While I was doing the reading and thinking, a post-doctoral student and I conducted a little lab experiment. The post-doc was German and he mentioned that one of the suspicious things about Americans, a thing that might lead to a false smiles conclusion, is the fact that there are so many smiles there. Smiles are just shared all around. They can’t be “true” smiles. So the experiment went like this: We took 25 photographs of people smiling “true” smiles (in that they were rated, on average, as true smiles by a group of other individuals) and also obtained photographs of the same people expressing a neutral emotion on their faces. We put the photographs on a slide show program on computer and invited experimental participants into the lab. The participants learned that they were going to see the faces of a group of people and that they might be asked to make judgments about some members of the group based on the information (i.e., the photograph) provided. The first 24 faces constituted the “group” and the last face, which was always smiling, was the face of interest. We manipulated the percentage of the faces of the group that were smiling. That is, some participants saw no smiling faces, some saw 25% of the faces smiling, some 50% smiles, and the remaining participants saw all 24 of the individuals with “true” smiles on their faces. The target face, the 25th person, also had a “true” smile. Participants’ task was to rate the extent to which the target face expressed a “true” smile (on a scale from “not at all genuine”, to “very genuine”). Contrary to the theory that if everyone is smiling the smiles cannot be real, the percentage of people smiling in the group had no effect whatsoever on the average ratings of genuineness of the target smile.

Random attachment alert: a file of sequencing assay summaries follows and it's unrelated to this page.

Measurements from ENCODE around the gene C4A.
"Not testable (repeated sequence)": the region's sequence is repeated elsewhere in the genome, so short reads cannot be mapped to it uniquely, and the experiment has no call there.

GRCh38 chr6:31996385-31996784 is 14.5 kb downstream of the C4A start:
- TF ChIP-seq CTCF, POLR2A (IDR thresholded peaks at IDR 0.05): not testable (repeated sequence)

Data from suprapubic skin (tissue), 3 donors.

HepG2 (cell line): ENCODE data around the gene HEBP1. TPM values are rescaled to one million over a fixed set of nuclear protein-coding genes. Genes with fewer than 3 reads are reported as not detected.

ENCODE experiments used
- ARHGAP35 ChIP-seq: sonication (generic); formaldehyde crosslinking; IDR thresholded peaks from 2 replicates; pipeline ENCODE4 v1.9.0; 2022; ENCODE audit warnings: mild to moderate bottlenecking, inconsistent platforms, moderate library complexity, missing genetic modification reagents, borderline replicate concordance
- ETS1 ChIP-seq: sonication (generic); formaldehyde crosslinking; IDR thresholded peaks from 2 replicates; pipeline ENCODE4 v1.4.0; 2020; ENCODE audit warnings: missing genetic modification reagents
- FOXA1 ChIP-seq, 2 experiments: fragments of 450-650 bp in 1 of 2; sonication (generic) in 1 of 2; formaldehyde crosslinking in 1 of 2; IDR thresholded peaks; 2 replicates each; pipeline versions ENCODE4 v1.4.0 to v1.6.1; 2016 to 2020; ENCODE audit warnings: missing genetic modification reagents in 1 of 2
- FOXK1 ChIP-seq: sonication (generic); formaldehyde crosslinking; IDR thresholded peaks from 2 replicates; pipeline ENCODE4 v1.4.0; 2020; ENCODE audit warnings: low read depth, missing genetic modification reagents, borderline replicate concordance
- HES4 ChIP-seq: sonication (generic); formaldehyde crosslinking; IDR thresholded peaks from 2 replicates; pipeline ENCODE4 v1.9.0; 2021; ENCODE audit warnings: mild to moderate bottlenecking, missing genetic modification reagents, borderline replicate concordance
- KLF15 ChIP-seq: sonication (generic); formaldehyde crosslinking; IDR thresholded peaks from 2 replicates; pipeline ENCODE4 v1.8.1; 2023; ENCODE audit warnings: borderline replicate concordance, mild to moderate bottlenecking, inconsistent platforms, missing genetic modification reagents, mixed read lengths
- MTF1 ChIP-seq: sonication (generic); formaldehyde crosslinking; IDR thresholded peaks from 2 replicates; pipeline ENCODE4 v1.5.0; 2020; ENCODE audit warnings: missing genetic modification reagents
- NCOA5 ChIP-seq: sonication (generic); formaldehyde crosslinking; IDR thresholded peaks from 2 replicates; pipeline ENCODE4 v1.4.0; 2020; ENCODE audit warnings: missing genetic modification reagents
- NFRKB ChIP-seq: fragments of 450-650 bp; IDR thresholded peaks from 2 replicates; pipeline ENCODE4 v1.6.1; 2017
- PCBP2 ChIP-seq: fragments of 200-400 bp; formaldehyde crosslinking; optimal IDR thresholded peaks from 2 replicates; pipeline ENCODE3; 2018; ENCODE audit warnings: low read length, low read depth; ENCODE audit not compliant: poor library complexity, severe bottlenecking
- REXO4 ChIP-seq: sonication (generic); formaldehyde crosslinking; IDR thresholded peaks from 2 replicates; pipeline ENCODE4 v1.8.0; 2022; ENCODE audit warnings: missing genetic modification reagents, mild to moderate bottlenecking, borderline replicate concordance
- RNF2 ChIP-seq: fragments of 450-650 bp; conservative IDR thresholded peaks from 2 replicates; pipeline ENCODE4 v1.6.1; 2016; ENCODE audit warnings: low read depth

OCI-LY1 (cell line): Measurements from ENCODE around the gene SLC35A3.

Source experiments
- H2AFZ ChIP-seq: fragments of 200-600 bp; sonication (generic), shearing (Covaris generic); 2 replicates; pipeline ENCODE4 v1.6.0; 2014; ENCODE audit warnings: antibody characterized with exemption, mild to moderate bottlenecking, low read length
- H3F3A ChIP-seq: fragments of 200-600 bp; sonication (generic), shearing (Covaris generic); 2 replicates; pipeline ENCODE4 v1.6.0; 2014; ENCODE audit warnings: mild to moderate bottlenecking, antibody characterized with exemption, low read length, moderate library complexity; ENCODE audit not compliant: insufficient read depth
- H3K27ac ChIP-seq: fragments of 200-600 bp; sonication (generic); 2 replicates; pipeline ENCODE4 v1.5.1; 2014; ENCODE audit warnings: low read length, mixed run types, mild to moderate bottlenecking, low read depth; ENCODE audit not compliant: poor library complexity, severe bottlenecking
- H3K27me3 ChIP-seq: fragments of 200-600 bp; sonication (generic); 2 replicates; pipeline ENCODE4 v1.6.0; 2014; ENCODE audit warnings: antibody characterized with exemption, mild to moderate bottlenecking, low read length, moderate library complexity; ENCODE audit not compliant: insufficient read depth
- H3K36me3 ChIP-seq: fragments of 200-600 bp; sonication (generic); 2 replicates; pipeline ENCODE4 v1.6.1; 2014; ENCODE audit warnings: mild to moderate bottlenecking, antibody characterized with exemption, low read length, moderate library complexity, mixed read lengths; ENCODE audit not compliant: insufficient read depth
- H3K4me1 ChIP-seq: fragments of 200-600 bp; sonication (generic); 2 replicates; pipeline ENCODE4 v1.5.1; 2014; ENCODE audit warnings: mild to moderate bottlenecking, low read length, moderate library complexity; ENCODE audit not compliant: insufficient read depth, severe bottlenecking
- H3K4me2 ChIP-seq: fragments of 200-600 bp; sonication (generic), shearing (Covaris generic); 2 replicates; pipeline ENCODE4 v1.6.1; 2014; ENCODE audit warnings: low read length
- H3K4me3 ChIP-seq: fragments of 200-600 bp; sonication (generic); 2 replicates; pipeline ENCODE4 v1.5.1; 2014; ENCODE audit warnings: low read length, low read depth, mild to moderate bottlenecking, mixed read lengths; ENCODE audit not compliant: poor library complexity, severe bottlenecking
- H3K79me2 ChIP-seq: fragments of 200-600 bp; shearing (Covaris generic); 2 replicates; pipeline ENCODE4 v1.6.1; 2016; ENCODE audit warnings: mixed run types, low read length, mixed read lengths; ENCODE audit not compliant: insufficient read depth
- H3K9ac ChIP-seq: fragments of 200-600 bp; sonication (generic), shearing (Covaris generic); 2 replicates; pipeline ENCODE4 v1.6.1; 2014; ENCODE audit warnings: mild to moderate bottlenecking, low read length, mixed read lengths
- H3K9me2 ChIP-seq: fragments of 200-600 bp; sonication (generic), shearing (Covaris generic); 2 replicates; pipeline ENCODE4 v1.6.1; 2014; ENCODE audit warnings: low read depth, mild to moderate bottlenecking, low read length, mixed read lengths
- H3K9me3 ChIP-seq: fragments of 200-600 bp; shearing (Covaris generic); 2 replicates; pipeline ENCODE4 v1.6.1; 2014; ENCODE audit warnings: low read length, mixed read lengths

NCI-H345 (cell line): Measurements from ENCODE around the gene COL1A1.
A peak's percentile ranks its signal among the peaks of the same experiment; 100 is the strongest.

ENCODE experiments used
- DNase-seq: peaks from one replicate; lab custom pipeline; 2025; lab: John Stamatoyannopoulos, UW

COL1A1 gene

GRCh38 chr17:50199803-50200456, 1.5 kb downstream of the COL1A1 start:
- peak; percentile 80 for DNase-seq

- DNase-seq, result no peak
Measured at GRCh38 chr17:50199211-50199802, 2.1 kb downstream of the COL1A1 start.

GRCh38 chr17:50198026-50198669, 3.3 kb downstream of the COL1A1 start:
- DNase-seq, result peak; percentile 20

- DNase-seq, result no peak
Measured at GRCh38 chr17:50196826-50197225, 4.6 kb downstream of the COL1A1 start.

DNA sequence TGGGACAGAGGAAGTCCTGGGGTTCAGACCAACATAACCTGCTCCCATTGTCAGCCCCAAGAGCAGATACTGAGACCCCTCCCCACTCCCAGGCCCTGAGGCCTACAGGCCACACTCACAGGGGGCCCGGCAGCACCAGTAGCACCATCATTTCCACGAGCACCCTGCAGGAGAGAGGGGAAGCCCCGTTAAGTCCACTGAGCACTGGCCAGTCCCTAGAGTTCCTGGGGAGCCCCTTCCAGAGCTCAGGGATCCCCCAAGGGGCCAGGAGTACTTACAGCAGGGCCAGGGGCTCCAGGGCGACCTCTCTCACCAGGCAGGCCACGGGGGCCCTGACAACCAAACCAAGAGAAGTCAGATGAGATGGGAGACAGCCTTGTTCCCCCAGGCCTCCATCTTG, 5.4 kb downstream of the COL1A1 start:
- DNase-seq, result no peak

Still, smiles are it. Smiles represent everything ideologically wrong with the U.S. The smile, the tip of the iceberg, when unpacked, is all about capitalism and imperialism. Smiles are for sales, and these are all false smiles.
The reason for me to take the most empirical stance possible about smiles and about the insistence that smiles in the U.S. are all phony and all about saying cheese for the camera is what happened then: I started to collect data about smiles in different countries. I designed a very simple questionnaire concerning when people smile and what they mean by their smiles (for each culture). One of the individuals helping me with data collection was a professor in Indonesia. In an email exchange, I told him that I wanted to maybe collect data on Bali because I had heard that people smiled a lot there. As if he had turned into the Russian journalist, he said, “But they just want tourists to come there. On Bali the smiles are all false .. On Java ….” You won’t be surprised to learn that people in the north of France also think that people in the south of France are superficial and smile falsely too. In other words, this accusation is actually rather common. And if people really think that we can rank the world’s countries and regions of countries into an empirically based rank ordering of genuine smiles, then I think they have another thought coming.
But that is why I am conducting research on smiles.